I have just proposed that Mill’s major bout of depression in 1826 was precipitated by abstracting sensation into emotion and making it the focus of attention. By converting a Benthamite economy to a Romantic one, Mill brought on his own predicament. When he abandons the quest for happiness in the Autobiography and vows to accept it as a transient emotion barely registering in the mind—“en passant”—he seems to revert to his original conflation of happiness with physiological pleasure. Yet although Mill seems to have come almost full circle by repudiating the grounds of his original question, in actuality he has traced a dialectical movement from attention to, to suppression and then displacement of, feeling. The sequence in the Autobiography thus overcomes the limitations of the emotions, materialist or idealist, by themselves, as Mill understood them. To be sure, the psychic mechanism of the displacement is not clearly described in the Autobiography, and the process or province of nonreflective “cultivation” is left ambiguous. The choice of models available to him, pleasure as a physiological emotion or happiness as a self-conscious ideation, formed at the time the psychological continuum on which he could plot his humanness. They would wait a century for elaboration.
The debates waged between materialism and idealism in which psychologist/ philosophers like Mill, Hamilton, and William James often floundered always occurred within the mind and body dichotomy. Not until post-Freudian and post-behaviorist theories would this frame be jettisoned. The category of emotion could then be opened and drives be separated from affects. Silvan Tomkins, in particular, not only profiled individual emotions, but emphasized the behavioral individuation of affects, a quality that has special relevance to Mill’s representation of his feelings. Whereas the drives, according to Tomkins, constitute “a motivational system of little freedom,” the affects compose “a motivational system of great freedom.”16 Whereas drives occur in a tight causality of stimulus and response, affects can vary for the same stimulus. In contrast to the drives, the course of affects is not toward consummation. Affects vary in intensity; they are connected to a wider if still limited range of objects. Most importantly, Tomkins states, “The capacity of the individual to feel strongly or weakly, for a moment, or for all his life, about any-thing under the sun and to govern himself by such motives constitutes his essential freedom.”17 Freedom of affect makes human progress possible. It effectively separates human beings from automata, the lowest of which function through reflex action.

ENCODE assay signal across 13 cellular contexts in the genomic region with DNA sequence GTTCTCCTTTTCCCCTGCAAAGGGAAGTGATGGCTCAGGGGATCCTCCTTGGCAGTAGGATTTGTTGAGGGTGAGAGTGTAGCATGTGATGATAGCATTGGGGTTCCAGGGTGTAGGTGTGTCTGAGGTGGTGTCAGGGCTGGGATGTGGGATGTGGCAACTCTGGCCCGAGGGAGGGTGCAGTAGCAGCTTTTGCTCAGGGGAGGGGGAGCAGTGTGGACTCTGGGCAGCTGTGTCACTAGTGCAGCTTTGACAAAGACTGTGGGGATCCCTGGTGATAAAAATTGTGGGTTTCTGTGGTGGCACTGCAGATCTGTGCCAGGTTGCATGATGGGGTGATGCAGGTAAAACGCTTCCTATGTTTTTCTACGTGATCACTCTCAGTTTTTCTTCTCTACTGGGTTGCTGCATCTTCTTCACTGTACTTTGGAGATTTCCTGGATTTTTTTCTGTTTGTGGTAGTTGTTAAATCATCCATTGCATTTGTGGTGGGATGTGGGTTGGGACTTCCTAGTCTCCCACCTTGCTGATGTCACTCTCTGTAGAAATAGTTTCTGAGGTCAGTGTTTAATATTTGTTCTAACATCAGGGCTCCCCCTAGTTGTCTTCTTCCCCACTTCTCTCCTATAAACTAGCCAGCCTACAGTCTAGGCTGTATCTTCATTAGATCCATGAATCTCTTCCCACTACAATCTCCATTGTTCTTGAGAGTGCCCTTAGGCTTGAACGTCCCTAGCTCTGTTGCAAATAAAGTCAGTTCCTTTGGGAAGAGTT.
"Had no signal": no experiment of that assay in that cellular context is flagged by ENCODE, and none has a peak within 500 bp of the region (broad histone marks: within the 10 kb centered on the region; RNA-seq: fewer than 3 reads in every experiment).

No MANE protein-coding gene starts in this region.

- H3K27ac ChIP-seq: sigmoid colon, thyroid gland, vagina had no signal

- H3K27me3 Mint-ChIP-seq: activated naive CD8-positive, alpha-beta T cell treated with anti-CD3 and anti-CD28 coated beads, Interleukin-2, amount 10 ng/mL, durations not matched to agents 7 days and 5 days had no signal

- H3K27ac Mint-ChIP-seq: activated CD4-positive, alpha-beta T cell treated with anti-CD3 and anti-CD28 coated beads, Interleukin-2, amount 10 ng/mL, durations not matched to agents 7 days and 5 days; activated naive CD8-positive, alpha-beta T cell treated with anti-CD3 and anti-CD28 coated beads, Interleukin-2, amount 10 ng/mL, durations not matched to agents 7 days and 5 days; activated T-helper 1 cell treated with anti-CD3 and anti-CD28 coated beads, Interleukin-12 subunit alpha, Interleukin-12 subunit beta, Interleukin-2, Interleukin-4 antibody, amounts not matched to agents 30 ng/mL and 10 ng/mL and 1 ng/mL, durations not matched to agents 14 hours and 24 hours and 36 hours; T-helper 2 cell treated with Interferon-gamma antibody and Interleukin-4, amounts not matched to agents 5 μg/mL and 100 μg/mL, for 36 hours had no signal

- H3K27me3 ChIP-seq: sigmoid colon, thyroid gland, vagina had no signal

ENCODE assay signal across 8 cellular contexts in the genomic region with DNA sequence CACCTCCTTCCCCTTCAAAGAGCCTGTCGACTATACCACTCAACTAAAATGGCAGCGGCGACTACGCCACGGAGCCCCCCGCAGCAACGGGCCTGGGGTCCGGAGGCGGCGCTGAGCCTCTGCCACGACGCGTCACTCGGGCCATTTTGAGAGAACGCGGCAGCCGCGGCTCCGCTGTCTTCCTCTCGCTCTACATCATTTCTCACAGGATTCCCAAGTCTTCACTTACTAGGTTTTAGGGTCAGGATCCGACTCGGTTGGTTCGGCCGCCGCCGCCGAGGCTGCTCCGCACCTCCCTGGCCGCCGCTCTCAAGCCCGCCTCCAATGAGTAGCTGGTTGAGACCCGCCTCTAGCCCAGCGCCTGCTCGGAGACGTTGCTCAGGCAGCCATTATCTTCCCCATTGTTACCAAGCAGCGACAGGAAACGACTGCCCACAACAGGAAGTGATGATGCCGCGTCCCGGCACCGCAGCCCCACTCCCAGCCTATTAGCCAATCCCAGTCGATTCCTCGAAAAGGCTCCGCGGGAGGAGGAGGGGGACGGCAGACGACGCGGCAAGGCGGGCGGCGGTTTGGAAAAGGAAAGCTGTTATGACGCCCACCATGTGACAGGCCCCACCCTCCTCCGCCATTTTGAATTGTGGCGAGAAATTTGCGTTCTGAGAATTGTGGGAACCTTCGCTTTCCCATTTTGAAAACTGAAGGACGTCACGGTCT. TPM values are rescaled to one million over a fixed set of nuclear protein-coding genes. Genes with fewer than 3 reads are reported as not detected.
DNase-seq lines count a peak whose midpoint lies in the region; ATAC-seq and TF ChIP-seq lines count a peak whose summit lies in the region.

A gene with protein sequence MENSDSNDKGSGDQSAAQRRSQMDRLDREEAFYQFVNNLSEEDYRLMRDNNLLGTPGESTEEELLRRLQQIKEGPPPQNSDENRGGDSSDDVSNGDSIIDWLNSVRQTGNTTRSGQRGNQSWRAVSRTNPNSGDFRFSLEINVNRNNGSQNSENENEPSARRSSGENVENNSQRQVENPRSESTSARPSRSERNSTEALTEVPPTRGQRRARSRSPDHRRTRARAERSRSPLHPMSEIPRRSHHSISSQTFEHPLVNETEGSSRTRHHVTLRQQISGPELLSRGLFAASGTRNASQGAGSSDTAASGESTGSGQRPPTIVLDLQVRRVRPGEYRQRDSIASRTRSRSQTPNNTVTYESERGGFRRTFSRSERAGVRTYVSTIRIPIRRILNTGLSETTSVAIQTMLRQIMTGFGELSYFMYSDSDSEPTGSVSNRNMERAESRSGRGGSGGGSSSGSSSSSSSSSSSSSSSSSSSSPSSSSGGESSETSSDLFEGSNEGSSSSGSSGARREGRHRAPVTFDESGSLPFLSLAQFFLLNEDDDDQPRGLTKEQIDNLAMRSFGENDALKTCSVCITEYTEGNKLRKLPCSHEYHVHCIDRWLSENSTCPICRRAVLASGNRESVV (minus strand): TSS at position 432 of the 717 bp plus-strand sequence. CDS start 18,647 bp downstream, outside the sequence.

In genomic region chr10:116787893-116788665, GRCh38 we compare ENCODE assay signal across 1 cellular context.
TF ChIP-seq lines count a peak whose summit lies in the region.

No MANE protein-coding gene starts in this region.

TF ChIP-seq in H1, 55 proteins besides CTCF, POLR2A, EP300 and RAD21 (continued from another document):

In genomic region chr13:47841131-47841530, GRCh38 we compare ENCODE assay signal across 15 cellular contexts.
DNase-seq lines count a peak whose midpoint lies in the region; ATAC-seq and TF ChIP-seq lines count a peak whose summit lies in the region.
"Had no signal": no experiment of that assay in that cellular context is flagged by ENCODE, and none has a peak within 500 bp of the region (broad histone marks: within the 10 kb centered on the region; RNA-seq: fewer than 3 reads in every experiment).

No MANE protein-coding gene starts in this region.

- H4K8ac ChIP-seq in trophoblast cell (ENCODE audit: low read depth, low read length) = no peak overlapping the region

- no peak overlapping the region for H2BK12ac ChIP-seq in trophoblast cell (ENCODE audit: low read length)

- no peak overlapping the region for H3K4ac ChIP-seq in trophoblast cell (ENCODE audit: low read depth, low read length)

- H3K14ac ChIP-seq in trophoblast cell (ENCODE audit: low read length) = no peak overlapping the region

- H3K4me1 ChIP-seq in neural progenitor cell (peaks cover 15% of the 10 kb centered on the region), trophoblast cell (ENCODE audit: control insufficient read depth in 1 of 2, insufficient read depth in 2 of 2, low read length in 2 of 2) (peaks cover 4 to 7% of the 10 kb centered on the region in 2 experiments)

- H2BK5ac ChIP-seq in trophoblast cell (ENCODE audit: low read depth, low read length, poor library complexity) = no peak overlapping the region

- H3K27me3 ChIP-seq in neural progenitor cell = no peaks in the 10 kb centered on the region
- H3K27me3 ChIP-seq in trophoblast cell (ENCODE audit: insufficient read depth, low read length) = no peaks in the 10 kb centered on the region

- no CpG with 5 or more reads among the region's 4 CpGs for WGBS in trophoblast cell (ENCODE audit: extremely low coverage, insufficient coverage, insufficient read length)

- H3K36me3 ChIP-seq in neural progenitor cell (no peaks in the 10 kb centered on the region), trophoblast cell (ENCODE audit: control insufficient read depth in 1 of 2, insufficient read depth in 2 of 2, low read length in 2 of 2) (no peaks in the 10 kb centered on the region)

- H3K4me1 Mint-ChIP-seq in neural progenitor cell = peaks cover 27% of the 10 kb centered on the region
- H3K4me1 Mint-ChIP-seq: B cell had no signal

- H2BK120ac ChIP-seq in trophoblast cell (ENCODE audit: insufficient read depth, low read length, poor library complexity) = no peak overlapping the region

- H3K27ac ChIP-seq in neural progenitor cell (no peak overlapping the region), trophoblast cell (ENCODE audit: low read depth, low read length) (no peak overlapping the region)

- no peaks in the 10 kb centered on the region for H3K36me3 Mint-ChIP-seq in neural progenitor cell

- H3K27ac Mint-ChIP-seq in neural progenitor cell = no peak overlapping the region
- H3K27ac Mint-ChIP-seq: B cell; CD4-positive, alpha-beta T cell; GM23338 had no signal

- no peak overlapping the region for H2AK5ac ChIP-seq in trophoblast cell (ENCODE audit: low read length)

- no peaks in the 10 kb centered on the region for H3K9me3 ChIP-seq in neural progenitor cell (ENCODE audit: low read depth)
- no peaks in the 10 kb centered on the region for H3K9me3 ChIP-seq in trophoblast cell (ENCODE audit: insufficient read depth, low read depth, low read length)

Tomkins’s emphasis on the freedom of the affects over the drives both illuminates and solves the dilemma Mill created in broaching and resolving the question of happiness. If his reaction to Marmontel’s Mémoirs, a discovery of emotion through physiological sensation, represents only an intermediate stage in his “conversion” to a feeling human being because it does not differ enough from the stimulus and response mechanism of the drives and the mechanical, his later apparent reversion to pleasure or happiness “en passant” is not just a reversion, as it appears to be. It is, rather, a move toward complexity, for it suggests the potential for affects that are neither wholly conscious nor habitual. Thus happiness may be either liminal—nascent, at the threshold of consciousness—or marginal—peripheral, somatic, on the verge of the habitual. Liminality or marginality allows it to co-exist with other, very different emotions and to arise from a variety of acts or ideas. In addition, because the very contemplation of happiness threatens its survival, the liminality of “happiness” increases its durability and its abstraction into the abiding condition linked with good fortune and ease. Once Mill recognizes this province of happiness, if only for a moment—the moment initiated by the question about happiness—he can portray himself as someone who recognizes and exploits emotional responses.